"'The great paradox of national planning,' muses historian Robert Fishman, 'is that Americans have practiced it so successfully while continually claiming it doesn't exist.' In his provocative article '1808 - 1908 - 2008 - National Planning for America' Fishman describes three episodes of national planning.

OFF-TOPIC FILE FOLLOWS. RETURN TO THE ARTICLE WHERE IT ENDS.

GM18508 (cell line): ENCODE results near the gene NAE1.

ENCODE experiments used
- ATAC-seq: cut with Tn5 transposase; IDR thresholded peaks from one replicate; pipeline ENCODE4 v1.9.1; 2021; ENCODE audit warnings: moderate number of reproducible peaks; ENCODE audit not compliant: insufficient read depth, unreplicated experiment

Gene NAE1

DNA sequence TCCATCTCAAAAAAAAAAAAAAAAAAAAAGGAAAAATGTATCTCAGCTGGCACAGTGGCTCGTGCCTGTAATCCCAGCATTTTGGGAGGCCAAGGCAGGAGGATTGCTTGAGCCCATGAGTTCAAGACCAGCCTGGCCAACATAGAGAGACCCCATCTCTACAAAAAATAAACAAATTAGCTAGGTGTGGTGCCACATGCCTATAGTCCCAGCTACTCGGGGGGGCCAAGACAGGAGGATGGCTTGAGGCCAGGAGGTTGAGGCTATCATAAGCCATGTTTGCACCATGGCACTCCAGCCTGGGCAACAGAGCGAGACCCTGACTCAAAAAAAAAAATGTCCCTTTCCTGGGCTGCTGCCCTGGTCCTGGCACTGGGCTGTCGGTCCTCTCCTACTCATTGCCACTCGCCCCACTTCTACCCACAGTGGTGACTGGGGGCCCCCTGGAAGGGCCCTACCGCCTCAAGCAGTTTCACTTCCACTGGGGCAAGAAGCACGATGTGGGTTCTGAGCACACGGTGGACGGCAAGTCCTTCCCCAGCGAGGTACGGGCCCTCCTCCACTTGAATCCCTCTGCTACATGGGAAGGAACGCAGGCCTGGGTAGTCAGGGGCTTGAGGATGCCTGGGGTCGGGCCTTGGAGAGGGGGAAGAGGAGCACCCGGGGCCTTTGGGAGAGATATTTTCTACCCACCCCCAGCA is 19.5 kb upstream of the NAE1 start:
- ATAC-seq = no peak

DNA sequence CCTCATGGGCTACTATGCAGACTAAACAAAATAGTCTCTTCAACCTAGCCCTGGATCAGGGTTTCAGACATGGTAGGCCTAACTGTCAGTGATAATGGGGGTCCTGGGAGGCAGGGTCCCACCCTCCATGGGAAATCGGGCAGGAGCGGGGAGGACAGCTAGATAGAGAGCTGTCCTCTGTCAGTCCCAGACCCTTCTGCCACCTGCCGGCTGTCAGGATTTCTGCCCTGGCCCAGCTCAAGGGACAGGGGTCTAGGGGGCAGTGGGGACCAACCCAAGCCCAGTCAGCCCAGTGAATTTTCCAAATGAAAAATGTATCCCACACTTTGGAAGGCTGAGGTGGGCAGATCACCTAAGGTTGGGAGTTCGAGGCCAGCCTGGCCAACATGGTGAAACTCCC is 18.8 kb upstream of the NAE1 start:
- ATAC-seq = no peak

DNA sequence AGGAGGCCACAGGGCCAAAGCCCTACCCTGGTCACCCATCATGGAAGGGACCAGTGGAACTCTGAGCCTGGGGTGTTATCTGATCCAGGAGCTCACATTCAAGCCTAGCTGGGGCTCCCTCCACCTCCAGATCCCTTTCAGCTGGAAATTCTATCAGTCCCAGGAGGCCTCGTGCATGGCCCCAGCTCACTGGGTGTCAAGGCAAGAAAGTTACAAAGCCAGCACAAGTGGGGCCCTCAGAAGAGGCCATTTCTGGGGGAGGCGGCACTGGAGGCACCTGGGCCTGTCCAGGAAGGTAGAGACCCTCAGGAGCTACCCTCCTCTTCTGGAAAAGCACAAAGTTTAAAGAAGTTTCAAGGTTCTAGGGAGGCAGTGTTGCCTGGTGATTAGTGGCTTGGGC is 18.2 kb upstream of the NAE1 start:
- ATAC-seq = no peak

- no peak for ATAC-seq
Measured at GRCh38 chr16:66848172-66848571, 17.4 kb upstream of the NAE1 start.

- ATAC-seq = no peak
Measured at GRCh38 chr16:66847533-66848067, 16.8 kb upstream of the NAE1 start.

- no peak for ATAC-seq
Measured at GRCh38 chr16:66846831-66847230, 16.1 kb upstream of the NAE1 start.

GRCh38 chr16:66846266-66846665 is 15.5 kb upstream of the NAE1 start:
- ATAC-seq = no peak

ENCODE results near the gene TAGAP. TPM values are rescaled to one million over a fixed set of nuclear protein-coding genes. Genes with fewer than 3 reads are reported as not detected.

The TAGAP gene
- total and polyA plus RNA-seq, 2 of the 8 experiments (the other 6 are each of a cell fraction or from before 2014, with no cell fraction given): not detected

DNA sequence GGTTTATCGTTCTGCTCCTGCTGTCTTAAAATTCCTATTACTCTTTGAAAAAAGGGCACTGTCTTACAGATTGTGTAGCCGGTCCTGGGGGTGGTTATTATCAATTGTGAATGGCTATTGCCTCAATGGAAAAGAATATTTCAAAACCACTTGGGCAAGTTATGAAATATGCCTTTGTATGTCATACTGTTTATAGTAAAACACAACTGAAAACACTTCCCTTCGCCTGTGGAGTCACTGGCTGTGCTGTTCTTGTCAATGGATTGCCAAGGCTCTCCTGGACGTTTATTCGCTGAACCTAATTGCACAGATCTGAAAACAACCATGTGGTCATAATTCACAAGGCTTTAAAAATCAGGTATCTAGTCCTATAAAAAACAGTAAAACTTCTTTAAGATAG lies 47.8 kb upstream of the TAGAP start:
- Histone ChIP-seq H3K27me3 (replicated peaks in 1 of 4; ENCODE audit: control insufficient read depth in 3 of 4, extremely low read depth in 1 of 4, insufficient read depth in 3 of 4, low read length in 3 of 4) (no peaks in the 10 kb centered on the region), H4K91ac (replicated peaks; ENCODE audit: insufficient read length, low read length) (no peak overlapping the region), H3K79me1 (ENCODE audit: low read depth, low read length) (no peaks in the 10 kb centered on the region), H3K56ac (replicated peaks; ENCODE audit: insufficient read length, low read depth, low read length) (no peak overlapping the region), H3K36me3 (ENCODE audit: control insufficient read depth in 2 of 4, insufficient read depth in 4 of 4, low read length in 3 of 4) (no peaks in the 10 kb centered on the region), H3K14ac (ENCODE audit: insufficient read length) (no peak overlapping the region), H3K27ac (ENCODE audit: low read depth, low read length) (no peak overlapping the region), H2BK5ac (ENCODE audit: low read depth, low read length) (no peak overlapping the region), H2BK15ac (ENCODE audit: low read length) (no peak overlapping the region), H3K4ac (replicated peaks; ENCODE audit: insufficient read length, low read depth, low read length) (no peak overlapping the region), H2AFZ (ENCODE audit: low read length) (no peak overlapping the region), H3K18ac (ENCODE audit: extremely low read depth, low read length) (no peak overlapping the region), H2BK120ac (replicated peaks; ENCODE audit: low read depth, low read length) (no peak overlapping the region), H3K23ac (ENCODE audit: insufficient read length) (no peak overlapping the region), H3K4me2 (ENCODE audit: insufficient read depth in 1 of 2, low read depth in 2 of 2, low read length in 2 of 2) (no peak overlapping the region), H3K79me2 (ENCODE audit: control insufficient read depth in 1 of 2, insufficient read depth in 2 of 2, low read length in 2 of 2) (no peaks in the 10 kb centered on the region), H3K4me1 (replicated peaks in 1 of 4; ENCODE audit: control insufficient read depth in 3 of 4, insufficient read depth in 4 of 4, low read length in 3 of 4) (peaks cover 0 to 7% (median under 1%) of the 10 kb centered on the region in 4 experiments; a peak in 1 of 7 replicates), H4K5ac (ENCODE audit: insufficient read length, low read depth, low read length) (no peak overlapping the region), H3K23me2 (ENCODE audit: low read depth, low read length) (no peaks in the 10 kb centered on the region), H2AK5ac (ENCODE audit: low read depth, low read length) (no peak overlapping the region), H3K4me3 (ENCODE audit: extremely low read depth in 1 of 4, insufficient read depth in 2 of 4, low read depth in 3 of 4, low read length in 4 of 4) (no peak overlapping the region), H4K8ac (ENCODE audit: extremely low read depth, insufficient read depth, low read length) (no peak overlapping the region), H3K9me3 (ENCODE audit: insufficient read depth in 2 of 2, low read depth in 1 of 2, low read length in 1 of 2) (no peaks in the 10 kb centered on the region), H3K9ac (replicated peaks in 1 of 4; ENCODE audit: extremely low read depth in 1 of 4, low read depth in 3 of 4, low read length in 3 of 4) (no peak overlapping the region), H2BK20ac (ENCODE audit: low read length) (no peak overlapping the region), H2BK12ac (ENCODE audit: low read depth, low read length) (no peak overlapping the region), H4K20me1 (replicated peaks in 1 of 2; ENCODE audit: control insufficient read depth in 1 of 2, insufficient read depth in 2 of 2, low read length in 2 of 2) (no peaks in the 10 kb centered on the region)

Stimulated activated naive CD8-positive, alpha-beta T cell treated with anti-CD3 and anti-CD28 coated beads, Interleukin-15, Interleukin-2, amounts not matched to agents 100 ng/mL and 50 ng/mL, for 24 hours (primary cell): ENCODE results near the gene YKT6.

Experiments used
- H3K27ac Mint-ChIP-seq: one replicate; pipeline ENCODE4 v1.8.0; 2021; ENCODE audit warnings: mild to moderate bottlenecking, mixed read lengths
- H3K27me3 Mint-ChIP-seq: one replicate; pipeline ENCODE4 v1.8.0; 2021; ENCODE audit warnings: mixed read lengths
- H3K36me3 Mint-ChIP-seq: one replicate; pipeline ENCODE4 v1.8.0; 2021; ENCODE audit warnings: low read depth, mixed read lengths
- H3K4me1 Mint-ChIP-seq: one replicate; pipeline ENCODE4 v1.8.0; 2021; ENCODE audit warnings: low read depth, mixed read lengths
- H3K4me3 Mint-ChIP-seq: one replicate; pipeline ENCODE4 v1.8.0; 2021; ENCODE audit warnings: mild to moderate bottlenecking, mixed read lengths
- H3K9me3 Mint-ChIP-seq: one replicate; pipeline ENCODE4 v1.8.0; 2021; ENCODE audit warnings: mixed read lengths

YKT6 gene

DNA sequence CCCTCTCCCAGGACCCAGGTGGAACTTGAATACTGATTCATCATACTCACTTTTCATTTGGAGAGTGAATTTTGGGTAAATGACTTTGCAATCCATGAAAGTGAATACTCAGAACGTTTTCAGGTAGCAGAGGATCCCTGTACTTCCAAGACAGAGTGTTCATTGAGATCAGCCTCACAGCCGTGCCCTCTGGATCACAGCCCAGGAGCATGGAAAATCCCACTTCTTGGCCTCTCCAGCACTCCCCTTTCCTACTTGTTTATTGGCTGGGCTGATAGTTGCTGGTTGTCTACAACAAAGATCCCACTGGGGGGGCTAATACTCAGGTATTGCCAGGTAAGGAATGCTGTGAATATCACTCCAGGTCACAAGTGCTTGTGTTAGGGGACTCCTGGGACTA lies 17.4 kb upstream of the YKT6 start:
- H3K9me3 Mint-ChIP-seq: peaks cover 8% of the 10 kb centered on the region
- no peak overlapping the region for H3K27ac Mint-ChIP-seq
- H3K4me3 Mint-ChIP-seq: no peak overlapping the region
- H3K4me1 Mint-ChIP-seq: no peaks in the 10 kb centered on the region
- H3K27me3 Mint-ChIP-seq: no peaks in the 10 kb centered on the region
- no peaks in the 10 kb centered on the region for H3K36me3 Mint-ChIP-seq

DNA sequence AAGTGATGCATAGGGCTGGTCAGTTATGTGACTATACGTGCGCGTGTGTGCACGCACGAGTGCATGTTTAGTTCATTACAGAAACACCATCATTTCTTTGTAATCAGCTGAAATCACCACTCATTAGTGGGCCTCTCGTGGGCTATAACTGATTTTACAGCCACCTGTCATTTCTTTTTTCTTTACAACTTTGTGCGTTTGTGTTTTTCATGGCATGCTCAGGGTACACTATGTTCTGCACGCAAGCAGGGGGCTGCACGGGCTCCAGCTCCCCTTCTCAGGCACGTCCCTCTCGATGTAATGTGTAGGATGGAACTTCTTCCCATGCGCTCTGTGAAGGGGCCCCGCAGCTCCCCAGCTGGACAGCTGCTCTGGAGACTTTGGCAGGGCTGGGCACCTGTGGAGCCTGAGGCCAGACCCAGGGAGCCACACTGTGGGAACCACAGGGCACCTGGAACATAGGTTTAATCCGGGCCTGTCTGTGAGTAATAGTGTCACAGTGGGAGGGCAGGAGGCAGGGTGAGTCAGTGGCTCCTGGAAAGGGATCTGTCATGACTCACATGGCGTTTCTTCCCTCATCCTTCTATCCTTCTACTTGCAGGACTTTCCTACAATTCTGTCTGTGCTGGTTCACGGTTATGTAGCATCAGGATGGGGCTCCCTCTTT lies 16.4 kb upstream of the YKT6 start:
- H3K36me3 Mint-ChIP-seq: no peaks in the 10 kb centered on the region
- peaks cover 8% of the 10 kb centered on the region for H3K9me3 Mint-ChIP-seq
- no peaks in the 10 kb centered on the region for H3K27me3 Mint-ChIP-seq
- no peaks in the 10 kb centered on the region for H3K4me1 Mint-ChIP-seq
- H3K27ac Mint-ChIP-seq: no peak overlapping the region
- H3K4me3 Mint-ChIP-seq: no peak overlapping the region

1808 was the year of Albert Gallatin's Report on Roads and Canals, a Federal government report that Fishman argues remains 'a model of long-term strategic thinking tied to national policy.' The plan clearly identified a set of key infrastructure investments for the Federal government, and related these investments to what were perhaps the two most important policy goals - distributing vast western lands to small farmers, and provide for the transportation links to connect these hinterlands with the east. Written before the railroad, the plan proposed a bold system of highways and canals. Although implementation took nearly a hundred years, many of these connections were ultimately built by the turn of the century."